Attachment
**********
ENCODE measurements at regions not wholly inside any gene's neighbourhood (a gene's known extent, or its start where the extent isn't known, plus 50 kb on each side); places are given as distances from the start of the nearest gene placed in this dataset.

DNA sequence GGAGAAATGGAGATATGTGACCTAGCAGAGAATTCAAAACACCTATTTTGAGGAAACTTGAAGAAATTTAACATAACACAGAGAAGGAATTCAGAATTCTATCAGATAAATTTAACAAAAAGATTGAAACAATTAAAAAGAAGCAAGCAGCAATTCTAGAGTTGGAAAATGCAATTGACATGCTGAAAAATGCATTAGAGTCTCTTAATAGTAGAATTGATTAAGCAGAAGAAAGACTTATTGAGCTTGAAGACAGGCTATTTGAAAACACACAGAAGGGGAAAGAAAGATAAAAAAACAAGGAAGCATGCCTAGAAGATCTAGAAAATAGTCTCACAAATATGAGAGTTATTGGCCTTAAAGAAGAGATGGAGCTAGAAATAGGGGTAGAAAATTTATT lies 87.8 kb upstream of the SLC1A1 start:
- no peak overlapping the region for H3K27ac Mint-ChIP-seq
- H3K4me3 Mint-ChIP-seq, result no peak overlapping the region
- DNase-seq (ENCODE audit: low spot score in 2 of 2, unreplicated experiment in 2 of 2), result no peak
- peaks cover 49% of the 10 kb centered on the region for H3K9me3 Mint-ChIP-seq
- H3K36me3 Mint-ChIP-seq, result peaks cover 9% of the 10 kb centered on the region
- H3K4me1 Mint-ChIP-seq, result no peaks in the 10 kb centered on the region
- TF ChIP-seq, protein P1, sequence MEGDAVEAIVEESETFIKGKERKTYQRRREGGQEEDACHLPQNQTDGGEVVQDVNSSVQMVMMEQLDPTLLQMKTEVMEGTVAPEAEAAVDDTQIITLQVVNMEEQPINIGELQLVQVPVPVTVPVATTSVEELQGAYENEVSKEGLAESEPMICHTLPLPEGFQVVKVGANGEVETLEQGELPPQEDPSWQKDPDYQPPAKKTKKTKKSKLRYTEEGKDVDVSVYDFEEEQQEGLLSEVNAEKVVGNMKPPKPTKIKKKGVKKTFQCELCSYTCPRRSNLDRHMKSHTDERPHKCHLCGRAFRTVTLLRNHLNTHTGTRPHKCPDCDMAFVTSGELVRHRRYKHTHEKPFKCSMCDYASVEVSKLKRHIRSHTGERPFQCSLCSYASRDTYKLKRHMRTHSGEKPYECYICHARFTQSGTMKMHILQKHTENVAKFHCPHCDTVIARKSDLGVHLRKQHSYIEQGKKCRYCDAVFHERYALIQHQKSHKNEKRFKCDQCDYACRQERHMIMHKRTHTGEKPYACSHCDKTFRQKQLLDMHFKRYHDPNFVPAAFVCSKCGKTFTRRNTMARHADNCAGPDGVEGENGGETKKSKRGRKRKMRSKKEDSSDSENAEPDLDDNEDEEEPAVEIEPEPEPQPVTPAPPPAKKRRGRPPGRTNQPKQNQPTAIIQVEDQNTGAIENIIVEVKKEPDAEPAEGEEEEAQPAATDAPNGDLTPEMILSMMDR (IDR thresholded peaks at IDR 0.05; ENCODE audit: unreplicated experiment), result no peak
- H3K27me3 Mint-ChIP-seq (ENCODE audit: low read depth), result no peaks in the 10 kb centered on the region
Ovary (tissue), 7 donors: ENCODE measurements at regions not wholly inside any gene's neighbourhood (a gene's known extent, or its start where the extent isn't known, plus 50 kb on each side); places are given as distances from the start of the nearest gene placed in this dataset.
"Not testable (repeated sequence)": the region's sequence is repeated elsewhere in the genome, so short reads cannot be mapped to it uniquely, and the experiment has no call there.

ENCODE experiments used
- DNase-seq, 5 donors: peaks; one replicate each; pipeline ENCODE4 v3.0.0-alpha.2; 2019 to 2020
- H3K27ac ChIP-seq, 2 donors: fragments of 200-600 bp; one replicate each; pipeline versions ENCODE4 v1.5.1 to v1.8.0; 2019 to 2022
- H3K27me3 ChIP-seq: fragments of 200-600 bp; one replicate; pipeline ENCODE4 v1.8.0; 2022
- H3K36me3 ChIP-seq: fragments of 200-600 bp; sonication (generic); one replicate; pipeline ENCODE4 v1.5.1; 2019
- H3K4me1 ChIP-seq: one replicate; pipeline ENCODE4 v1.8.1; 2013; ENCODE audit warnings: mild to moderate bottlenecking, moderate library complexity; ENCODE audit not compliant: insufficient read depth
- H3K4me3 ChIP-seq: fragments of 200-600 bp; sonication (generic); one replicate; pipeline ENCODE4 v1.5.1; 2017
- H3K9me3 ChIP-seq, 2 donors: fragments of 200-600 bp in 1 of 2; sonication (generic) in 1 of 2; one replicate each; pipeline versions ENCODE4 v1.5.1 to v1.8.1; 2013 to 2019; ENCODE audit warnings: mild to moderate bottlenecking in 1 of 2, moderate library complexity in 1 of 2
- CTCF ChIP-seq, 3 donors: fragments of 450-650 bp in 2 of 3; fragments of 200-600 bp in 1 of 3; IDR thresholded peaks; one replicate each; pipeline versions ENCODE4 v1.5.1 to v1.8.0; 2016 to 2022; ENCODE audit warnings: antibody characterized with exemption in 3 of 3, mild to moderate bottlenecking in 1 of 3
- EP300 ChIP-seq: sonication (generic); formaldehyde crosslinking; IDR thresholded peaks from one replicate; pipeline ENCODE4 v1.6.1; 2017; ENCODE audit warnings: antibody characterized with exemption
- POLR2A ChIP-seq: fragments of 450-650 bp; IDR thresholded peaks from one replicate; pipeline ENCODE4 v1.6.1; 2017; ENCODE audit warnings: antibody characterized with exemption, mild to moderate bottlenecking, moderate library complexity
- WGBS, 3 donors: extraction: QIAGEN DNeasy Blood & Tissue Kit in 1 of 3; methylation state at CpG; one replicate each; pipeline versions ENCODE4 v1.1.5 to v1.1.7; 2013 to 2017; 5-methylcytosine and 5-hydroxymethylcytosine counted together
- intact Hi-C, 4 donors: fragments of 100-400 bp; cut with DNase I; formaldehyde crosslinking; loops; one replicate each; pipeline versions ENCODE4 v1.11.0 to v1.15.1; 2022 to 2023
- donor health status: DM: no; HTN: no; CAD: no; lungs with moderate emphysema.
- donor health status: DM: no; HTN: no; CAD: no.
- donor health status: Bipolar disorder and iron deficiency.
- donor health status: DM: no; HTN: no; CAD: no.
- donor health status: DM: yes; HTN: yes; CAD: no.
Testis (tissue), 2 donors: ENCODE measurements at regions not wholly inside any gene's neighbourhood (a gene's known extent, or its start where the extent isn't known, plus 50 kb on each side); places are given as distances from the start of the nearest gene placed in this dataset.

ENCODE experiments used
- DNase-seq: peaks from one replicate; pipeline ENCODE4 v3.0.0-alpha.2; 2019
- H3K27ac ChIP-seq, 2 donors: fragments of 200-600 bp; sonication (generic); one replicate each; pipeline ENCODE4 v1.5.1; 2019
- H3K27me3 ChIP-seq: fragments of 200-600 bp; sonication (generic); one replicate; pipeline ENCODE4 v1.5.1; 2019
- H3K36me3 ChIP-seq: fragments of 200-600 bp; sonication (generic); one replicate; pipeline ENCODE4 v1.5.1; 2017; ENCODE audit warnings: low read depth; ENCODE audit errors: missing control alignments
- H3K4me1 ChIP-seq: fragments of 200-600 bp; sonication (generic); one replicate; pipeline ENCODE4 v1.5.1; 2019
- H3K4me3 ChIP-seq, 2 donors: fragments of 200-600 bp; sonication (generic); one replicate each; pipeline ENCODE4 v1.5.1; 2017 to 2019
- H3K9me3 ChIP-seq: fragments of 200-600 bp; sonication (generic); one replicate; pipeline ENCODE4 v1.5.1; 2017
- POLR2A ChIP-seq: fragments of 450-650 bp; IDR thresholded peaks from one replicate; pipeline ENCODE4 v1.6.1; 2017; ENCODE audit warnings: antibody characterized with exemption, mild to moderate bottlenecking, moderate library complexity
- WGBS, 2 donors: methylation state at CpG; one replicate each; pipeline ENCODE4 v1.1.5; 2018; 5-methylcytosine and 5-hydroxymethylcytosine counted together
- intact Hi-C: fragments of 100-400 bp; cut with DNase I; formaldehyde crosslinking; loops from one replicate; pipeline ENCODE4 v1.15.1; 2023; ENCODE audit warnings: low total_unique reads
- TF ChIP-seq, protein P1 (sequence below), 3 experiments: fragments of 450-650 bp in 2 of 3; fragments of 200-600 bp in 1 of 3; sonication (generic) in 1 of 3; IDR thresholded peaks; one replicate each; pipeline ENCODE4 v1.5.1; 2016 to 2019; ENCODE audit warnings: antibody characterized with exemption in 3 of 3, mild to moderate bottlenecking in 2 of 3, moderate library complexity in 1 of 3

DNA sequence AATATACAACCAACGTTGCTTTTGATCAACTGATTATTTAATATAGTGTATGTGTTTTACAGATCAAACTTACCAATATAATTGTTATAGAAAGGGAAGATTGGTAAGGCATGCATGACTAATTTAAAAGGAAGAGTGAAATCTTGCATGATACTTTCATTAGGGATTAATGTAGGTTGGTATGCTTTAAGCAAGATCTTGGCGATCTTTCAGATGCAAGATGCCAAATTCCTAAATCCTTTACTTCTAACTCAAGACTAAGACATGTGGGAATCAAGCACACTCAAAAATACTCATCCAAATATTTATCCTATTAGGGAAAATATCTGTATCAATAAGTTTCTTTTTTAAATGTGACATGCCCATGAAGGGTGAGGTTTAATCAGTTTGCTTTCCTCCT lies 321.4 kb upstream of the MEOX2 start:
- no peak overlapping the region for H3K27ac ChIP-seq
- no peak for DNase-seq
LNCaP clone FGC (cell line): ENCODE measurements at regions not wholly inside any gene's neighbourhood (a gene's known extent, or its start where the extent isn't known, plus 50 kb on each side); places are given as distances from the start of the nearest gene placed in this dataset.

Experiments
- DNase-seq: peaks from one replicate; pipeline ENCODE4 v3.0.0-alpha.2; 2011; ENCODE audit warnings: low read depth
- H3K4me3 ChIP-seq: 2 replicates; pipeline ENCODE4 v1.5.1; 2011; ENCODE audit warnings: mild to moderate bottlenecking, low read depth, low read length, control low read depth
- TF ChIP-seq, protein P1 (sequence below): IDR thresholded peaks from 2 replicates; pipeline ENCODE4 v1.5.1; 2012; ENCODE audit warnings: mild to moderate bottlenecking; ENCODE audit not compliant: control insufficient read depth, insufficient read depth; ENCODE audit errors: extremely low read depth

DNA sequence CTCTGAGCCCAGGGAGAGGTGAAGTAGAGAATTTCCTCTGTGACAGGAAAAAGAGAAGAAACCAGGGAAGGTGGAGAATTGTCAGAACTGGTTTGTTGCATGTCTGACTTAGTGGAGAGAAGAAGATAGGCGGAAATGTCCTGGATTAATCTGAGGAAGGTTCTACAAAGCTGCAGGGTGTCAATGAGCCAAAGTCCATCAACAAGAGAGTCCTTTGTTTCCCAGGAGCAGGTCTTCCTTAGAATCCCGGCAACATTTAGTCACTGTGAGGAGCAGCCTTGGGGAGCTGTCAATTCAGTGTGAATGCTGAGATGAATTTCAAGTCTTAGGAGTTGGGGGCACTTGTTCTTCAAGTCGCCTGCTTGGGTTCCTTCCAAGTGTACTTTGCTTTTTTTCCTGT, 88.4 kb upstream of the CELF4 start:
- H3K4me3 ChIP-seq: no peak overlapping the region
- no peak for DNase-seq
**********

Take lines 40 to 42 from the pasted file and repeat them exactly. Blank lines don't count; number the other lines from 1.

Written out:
- POLR2A ChIP-seq: fragments of 450-650 bp; IDR thresholded peaks from one replicate; pipeline ENCODE4 v1.6.1; 2017; ENCODE audit warnings: antibody characterized with exemption, mild to moderate bottlenecking, moderate library complexity
- WGBS, 2 donors: methylation state at CpG; one replicate each; pipeline ENCODE4 v1.1.5; 2018; 5-methylcytosine and 5-hydroxymethylcytosine counted together
- intact Hi-C: fragments of 100-400 bp; cut with DNase I; formaldehyde crosslinking; loops from one replicate; pipeline ENCODE4 v1.15.1; 2023; ENCODE audit warnings: low total_unique reads